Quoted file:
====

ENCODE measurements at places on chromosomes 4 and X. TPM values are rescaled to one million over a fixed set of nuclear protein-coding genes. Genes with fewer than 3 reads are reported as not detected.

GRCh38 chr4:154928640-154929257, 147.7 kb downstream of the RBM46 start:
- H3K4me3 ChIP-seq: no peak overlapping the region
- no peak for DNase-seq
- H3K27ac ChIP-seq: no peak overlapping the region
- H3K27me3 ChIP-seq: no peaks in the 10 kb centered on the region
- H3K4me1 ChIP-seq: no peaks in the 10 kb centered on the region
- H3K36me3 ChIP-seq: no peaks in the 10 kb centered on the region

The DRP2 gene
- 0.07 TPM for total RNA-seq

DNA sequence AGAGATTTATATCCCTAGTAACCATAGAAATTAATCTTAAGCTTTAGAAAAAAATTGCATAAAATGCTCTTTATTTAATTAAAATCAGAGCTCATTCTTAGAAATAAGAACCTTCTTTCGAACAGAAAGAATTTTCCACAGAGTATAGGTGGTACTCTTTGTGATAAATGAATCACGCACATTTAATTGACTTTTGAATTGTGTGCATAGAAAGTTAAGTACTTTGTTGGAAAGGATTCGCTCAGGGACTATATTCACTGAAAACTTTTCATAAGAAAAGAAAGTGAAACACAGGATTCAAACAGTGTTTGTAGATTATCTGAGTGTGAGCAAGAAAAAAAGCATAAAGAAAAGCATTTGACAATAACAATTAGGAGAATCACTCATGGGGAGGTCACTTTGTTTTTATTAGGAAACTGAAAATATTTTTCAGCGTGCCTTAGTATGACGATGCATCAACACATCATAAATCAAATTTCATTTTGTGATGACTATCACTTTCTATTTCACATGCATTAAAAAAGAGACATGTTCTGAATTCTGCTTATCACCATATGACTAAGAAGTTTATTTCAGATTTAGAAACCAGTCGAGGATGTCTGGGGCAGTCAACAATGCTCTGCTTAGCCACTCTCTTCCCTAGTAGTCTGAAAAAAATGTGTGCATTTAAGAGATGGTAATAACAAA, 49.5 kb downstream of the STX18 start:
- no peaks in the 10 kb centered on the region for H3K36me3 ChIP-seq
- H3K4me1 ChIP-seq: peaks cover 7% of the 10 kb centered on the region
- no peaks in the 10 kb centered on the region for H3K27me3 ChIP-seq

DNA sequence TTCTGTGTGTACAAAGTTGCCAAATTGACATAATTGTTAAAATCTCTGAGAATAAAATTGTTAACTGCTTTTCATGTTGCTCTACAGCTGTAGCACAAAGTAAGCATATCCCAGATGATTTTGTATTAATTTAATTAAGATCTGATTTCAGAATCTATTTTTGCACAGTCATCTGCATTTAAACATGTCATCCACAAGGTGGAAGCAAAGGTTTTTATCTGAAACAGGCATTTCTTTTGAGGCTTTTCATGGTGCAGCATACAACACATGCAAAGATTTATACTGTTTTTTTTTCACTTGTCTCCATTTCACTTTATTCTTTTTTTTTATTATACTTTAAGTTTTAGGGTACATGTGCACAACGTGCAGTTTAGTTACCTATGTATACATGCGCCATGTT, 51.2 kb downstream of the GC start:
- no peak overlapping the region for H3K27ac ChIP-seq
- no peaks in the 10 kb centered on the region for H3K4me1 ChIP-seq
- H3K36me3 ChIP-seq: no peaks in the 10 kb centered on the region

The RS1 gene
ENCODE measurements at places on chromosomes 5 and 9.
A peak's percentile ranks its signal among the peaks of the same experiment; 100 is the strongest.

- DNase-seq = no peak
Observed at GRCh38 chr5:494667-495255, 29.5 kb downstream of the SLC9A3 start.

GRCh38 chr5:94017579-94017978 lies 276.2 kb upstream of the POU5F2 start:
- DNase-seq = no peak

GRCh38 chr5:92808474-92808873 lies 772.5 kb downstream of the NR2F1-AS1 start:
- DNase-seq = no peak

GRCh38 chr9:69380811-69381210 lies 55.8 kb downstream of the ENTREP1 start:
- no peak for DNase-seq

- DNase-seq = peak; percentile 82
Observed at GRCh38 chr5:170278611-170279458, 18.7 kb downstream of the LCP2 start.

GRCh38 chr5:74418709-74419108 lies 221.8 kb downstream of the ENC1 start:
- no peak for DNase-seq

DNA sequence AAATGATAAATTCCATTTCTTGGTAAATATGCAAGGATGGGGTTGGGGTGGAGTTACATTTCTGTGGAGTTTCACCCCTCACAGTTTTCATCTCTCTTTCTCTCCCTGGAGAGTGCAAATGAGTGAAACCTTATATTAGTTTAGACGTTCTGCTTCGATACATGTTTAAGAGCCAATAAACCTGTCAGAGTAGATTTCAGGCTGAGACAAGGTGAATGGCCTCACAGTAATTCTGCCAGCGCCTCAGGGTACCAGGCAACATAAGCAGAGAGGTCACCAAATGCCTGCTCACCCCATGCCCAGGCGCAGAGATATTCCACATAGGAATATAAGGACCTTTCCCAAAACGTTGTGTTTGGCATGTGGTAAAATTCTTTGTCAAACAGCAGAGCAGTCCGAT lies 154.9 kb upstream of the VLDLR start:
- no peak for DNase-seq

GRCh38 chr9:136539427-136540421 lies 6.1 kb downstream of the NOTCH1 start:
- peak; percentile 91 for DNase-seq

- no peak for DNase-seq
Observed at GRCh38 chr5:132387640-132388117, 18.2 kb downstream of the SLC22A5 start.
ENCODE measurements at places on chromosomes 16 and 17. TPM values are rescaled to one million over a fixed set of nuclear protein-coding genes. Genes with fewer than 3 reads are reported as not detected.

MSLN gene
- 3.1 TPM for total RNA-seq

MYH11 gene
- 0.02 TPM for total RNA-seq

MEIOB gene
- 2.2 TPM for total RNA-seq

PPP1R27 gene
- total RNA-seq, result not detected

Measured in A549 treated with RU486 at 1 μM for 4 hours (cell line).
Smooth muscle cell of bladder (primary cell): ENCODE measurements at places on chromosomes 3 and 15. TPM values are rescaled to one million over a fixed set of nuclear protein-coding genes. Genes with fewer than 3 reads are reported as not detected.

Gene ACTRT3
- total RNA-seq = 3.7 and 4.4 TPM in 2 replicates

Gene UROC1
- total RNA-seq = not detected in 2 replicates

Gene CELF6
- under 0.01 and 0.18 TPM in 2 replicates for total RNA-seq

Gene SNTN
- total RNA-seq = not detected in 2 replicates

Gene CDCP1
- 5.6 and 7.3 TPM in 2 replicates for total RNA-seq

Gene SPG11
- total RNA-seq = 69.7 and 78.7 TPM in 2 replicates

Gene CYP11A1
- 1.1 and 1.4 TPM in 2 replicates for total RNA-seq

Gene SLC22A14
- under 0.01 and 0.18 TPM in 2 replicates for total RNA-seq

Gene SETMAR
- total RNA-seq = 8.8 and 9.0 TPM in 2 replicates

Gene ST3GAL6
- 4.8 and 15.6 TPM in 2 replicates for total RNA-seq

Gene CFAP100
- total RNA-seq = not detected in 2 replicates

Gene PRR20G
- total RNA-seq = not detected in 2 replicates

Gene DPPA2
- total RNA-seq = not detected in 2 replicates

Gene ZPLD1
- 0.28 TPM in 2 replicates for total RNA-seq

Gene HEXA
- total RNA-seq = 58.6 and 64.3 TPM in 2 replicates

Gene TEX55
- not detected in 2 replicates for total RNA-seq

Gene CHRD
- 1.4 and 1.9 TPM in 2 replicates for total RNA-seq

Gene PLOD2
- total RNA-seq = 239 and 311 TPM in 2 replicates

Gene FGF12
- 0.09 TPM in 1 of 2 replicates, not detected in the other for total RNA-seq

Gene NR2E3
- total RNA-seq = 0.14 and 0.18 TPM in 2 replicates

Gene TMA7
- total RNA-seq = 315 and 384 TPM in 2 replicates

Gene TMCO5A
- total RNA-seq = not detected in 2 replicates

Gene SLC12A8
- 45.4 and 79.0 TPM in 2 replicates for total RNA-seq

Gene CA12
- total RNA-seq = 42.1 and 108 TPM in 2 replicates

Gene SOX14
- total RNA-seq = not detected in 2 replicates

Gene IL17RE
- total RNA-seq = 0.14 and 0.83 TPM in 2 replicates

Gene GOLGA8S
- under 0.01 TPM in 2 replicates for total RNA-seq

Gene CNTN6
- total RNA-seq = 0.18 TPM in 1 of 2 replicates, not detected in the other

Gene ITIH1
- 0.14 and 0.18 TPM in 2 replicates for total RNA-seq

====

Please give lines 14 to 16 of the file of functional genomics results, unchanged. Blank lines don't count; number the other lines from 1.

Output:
- no peaks in the 10 kb centered on the region for H3K27me3 ChIP-seq

DNA sequence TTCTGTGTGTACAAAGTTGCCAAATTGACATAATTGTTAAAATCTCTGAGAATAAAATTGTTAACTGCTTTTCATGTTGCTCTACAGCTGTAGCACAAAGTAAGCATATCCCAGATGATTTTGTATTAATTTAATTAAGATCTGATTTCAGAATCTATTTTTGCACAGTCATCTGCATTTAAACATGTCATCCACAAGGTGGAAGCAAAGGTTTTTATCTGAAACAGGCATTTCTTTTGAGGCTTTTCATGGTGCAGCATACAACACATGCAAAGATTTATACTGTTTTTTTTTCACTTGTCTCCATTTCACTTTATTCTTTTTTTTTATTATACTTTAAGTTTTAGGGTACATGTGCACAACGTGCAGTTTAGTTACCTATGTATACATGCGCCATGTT, 51.2 kb downstream of the GC start:
- no peak overlapping the region for H3K27ac ChIP-seq